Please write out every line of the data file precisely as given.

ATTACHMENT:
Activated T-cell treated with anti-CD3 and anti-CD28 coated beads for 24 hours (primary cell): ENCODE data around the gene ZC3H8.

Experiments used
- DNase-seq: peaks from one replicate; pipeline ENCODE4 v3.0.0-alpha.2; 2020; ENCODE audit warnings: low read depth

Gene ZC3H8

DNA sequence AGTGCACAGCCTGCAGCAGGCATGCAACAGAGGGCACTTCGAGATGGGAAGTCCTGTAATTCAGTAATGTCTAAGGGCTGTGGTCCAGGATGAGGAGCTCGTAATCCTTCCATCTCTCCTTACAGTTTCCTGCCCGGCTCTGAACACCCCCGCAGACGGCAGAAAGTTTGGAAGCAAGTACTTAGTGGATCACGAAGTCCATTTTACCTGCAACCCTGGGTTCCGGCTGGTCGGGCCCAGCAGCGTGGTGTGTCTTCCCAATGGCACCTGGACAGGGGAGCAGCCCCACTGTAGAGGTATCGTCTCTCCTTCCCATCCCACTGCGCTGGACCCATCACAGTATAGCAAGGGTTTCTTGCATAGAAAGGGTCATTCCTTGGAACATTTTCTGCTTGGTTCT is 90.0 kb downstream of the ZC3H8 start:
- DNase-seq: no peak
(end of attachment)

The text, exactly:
Activated T-cell treated with anti-CD3 and anti-CD28 coated beads for 24 hours (primary cell): ENCODE data around the gene ZC3H8.

Experiments used
- DNase-seq: peaks from one replicate; pipeline ENCODE4 v3.0.0-alpha.2; 2020; ENCODE audit warnings: low read depth

Gene ZC3H8

DNA sequence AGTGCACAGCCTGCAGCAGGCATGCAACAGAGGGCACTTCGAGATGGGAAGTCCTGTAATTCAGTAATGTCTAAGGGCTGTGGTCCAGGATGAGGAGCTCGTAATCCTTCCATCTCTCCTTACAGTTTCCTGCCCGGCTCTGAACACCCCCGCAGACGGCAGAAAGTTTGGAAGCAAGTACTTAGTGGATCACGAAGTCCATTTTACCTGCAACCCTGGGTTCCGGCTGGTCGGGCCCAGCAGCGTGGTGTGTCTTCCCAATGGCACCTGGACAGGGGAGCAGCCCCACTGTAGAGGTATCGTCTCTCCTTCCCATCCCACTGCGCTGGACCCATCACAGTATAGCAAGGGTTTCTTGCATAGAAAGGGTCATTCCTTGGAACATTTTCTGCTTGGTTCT is 90.0 kb downstream of the ZC3H8 start:
- DNase-seq: no peak